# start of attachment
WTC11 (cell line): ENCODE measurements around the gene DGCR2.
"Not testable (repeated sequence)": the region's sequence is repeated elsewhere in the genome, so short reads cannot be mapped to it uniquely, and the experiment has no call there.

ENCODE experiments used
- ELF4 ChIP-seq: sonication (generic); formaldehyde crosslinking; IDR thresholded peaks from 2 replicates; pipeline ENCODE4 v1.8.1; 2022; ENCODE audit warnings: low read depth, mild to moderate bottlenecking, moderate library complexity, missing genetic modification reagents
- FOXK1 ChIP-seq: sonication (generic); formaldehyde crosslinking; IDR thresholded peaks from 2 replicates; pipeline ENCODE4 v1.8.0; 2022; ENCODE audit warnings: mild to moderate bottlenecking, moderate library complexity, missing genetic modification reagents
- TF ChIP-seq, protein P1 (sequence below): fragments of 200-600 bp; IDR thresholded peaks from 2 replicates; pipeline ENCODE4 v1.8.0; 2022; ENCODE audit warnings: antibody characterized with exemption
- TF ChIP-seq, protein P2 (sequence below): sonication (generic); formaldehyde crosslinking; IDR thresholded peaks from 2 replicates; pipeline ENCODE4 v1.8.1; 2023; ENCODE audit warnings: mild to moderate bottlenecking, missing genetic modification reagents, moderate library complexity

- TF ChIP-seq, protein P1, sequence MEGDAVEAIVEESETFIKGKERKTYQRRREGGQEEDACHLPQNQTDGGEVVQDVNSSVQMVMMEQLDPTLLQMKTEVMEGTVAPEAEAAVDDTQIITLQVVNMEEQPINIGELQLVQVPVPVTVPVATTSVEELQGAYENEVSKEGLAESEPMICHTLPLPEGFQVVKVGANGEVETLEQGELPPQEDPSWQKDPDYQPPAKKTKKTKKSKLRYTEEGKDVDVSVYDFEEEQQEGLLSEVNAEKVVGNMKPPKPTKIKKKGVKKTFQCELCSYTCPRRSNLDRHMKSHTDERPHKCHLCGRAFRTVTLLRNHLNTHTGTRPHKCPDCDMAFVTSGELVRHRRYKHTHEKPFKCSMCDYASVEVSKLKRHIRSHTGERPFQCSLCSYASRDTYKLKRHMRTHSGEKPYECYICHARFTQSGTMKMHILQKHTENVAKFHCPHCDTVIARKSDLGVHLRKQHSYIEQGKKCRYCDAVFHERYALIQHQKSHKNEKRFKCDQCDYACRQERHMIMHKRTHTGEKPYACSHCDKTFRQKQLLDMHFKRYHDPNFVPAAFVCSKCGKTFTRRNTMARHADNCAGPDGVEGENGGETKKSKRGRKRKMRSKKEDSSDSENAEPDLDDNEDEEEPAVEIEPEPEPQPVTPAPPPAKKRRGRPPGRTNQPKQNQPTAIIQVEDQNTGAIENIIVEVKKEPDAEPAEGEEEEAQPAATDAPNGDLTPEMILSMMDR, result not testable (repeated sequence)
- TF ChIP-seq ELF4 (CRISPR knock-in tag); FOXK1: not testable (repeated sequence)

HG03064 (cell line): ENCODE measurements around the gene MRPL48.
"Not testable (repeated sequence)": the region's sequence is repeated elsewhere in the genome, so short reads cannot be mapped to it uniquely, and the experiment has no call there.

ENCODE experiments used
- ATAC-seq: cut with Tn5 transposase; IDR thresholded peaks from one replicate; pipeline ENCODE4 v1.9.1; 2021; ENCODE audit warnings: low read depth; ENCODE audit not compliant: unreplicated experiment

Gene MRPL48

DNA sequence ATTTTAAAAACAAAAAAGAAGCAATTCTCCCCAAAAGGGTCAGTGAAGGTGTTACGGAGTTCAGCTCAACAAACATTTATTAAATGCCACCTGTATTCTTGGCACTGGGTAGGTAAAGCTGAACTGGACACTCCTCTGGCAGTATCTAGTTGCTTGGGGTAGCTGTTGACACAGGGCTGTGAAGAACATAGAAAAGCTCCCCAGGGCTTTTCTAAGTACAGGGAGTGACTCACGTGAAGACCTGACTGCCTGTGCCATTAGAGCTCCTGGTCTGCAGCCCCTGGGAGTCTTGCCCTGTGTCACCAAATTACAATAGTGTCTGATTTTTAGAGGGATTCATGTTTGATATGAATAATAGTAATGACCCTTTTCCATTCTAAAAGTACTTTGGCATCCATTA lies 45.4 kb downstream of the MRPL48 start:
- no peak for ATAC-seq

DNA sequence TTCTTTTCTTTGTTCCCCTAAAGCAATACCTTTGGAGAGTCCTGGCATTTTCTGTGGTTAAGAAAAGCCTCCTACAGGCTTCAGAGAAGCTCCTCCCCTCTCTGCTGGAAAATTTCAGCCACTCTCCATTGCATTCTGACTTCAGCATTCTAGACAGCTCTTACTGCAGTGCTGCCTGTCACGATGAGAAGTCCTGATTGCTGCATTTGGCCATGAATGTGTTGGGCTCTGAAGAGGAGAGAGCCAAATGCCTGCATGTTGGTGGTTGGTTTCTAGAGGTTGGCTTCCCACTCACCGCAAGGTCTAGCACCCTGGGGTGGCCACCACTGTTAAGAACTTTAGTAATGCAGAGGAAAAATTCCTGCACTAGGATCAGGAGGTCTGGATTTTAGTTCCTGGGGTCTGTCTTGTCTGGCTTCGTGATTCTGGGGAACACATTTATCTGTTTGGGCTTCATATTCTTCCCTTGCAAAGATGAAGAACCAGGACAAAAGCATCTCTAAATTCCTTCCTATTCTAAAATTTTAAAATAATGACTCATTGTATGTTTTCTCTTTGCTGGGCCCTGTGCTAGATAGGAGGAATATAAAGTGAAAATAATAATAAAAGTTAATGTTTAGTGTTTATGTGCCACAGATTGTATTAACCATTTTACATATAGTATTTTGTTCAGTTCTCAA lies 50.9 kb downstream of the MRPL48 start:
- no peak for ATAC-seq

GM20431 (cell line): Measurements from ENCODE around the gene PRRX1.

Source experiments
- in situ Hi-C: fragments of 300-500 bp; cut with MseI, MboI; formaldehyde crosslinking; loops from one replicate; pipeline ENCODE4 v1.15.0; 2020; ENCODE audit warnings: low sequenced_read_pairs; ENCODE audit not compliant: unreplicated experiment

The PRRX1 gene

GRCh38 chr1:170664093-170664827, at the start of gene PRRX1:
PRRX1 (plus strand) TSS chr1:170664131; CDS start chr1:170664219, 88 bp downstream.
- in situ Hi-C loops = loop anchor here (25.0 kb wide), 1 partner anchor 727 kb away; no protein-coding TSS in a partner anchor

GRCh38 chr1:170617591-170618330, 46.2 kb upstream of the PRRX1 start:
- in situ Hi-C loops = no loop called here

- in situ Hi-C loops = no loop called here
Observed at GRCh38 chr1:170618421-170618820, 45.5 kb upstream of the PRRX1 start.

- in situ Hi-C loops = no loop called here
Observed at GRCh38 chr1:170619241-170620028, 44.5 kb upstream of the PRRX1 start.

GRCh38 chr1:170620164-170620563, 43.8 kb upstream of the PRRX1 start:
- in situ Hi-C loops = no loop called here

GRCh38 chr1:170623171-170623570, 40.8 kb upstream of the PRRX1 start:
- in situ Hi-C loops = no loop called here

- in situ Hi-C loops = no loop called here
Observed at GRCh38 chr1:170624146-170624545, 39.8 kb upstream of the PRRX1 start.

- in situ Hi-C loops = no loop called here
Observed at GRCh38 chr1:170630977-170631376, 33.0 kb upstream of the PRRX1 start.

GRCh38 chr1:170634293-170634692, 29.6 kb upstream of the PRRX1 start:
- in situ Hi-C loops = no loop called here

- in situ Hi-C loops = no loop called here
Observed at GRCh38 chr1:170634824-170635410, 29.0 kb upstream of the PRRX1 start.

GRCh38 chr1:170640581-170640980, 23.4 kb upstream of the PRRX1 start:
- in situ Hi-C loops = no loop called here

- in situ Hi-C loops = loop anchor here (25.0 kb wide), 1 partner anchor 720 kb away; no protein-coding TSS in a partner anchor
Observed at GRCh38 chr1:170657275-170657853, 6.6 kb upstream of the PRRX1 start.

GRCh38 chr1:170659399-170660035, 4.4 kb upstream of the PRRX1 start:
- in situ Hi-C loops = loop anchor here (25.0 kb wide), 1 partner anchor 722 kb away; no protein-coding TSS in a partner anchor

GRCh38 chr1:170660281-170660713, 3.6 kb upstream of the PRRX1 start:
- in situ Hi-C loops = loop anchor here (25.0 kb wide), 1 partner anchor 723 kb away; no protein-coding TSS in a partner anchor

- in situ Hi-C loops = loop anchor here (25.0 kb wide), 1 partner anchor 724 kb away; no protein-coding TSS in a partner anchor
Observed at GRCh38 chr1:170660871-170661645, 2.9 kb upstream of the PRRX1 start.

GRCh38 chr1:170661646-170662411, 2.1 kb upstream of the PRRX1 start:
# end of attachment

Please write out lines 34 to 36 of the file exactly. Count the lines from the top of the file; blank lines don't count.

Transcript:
GRCh38 chr1:170623171-170623570, 40.8 kb upstream of the PRRX1 start:
- in situ Hi-C loops = no loop called here

- in situ Hi-C loops = no loop called here